A leading Belfast plastic surgeon has warned Love Island is leading to body dysmorphia – with girls as young as 18 seeking boob jobs to look like the stars in the villa.
A doctor from Belfast Clinic Cosmetech said he’s been inundated with requests from young females wanting Love Island’s Sharon Gafka’s pout.
Chris Hoo, 47, told the Irish Mirror: “You notice a bump in clientele as soon as Love Island starts to air.
“We see the requests for fillers and botox rise and there is more of an uptake in breast procedures too, many this year want a pout like Sharon.
“I do notice in my surgical practice, girls as young as 18 enquire about breast procedures but I won’t do it unless they are 20 because women’s bodies are still changing well after 18.”
And he claimed the reality series is fuelling the desire for fuller breasts.
He added: “It is because of shows like Love Island where normalisation of plastic surgery procedures, both surgical and non surgical, has become the normal chat.
“People are enquiring earlier and earlier – I caution against it.
“Even the term the Islanders use ‘tweakments’, which is the botox or fillers, can have long term implications as well, especially if things go wrong.”
Dr Chris Hoo – Plastic Surgeon from Cosmetech Belfast
The dad-of-two, who has worked in Cosmetech for four years as a plastic surgeon, told how the show “has had a negative effect on people’s expectations of perfection”.
Dr Hoo said: “People will watch Love Island of course, I can’t stop them watching it. I do find myself spending time talking to patients and educating them explaining what can and cannot be done.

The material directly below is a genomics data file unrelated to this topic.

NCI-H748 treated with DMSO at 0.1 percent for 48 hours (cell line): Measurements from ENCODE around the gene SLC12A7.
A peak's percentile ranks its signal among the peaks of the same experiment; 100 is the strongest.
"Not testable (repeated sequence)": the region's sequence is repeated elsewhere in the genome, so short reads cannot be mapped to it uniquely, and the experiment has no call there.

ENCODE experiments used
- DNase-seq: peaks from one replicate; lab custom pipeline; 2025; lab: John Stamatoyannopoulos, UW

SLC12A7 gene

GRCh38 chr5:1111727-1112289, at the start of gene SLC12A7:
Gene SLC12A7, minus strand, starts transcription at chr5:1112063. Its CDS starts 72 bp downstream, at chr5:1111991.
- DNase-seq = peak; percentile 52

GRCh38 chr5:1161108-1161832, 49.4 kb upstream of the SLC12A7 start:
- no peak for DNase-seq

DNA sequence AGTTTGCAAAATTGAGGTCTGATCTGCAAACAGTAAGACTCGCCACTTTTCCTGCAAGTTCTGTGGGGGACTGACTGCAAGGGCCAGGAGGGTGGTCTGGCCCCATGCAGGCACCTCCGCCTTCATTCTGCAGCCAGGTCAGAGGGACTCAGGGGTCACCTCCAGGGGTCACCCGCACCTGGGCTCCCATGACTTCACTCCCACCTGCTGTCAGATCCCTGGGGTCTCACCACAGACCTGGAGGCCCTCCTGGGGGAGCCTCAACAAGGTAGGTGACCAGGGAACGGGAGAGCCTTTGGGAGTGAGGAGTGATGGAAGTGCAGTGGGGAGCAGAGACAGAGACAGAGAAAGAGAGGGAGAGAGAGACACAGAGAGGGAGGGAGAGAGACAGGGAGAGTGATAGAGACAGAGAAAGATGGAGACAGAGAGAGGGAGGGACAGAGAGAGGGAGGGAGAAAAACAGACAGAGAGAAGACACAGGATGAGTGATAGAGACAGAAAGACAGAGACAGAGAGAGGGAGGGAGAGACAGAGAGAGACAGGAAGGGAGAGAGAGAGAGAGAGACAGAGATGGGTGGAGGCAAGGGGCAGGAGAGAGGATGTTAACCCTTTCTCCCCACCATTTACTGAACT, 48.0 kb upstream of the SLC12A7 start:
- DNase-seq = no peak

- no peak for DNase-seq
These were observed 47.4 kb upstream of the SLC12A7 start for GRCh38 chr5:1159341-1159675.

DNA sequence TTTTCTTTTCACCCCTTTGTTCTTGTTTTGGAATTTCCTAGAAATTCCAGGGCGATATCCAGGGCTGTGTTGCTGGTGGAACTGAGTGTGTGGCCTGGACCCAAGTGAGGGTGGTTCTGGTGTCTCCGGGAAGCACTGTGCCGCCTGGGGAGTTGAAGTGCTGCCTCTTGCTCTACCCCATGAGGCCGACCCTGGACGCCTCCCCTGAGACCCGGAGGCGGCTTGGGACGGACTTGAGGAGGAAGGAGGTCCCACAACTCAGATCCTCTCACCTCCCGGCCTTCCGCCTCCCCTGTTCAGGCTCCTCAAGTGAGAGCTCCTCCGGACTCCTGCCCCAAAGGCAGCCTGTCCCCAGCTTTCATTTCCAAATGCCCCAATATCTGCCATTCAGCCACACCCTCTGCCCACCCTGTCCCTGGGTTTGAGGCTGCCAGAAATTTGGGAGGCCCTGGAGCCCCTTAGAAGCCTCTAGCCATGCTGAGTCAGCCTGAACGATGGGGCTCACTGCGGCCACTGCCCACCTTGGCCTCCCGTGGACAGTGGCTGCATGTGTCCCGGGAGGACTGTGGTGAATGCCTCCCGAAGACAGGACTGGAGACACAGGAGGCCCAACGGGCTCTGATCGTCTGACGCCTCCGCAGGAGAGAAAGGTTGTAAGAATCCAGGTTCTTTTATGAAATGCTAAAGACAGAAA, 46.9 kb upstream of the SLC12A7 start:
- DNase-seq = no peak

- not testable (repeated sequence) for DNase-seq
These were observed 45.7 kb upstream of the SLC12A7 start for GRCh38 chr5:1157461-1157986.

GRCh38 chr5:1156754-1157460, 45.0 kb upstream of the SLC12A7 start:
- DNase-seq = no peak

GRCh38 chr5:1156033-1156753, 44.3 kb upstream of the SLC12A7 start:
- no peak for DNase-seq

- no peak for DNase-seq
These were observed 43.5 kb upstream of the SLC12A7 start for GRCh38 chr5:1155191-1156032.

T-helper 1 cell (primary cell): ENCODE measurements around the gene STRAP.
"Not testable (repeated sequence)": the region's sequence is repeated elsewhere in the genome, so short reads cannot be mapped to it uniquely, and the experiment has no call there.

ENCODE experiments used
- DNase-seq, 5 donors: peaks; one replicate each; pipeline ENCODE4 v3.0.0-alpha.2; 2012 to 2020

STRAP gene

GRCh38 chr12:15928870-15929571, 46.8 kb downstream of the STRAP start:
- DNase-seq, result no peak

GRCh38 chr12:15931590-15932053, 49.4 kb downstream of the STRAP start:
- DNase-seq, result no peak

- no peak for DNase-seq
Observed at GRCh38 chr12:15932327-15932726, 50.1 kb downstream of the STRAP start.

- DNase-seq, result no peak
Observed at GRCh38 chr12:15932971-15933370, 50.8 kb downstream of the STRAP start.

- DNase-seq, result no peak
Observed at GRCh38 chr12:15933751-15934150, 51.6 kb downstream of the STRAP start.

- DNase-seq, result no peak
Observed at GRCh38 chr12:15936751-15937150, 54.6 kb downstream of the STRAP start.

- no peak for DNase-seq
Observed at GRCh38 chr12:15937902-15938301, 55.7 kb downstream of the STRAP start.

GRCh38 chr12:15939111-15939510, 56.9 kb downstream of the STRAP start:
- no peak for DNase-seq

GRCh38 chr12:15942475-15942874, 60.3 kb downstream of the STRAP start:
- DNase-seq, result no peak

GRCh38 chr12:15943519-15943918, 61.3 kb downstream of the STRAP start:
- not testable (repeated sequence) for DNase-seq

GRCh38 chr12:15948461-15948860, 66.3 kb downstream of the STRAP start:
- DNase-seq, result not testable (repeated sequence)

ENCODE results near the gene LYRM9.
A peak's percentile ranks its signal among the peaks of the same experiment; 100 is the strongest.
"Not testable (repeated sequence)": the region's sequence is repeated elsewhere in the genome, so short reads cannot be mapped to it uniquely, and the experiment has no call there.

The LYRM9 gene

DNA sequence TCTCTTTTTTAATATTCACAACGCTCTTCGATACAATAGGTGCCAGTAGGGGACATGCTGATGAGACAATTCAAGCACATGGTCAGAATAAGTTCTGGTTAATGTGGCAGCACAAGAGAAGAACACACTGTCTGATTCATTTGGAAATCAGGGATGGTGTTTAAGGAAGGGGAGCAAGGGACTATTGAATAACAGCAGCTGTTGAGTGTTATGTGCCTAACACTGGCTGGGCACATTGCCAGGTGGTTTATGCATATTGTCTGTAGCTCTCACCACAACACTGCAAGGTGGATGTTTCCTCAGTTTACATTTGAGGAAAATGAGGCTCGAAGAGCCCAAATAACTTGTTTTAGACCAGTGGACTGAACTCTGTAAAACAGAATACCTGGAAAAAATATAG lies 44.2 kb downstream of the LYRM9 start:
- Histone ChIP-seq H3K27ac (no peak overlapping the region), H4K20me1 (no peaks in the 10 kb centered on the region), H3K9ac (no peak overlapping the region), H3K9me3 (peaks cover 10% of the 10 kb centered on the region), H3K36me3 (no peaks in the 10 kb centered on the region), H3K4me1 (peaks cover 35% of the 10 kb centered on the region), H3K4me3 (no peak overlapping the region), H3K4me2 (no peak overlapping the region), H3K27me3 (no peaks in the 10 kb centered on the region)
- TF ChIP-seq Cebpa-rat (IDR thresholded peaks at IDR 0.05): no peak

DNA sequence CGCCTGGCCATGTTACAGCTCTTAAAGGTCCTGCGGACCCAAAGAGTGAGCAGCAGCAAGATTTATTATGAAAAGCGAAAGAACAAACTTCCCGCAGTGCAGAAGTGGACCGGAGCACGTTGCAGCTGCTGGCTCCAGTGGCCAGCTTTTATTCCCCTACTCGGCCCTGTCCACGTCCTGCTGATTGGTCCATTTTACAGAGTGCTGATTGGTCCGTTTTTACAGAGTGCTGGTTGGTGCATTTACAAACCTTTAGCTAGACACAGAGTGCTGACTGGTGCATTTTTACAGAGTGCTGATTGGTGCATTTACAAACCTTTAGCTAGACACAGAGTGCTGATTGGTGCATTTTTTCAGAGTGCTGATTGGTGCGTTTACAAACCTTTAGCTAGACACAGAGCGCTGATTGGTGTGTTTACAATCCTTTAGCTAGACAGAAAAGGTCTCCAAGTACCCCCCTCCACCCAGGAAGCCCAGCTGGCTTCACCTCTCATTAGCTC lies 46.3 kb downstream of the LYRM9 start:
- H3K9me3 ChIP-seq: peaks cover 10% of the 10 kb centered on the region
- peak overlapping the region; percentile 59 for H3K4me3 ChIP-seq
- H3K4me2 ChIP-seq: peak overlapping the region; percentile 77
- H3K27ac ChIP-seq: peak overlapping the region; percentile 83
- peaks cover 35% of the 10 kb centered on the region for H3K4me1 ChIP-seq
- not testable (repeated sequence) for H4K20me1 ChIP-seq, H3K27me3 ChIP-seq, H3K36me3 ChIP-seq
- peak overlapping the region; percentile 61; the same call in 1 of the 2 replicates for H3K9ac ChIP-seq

“These procedures are becoming more and more common, it’s buyer beware – you have to be careful.
“I feel there needs to be more regulation out there.”
And he described how Love Island is fuelling body dysmorphia – where an individual becomes obsessive over perceived flaws in their appearance.
Dr Hoo added: “Sometimes people don’t realise they have body dysmorphia.
“I’m not saying they’re crazy – they’re not – but it’s a side-effect of the lifestyle and shows like Love Island, where the worst human traits are coming out. We do judge people by their looks, especially in the first instance.
“Unfortunately, we are very visual and that’s why Love Island is so attractive, it’s like watching something in slow motion.
“Many young women in particular have an abnormal preoccupation with a small part of them, whether it be a small blemish or asymmetry.
Sharon was one of the original islanders but failed to find love in the villa
“It’s especially in the younger ones, emotions are so fraught in their 20s when they’re trying to establish themselves as a person.
“When you’ve people all around you going, ‘You don’t look like Sharon or Faye from Love Island’, then these girls become so self-conscious they keep looking at that one part thinking if only I could get it fixed I will be better.
“That’s a red flag for me when I hear this – reputable plastic surgeons will have studied psychology to recognise the signs if someone has this body condition. Often they bring pictures of Love Island stars and want to be just like them.
“At Cosmetech we want our clients to be a better version of themselves, not all trout pout with too much filler.”
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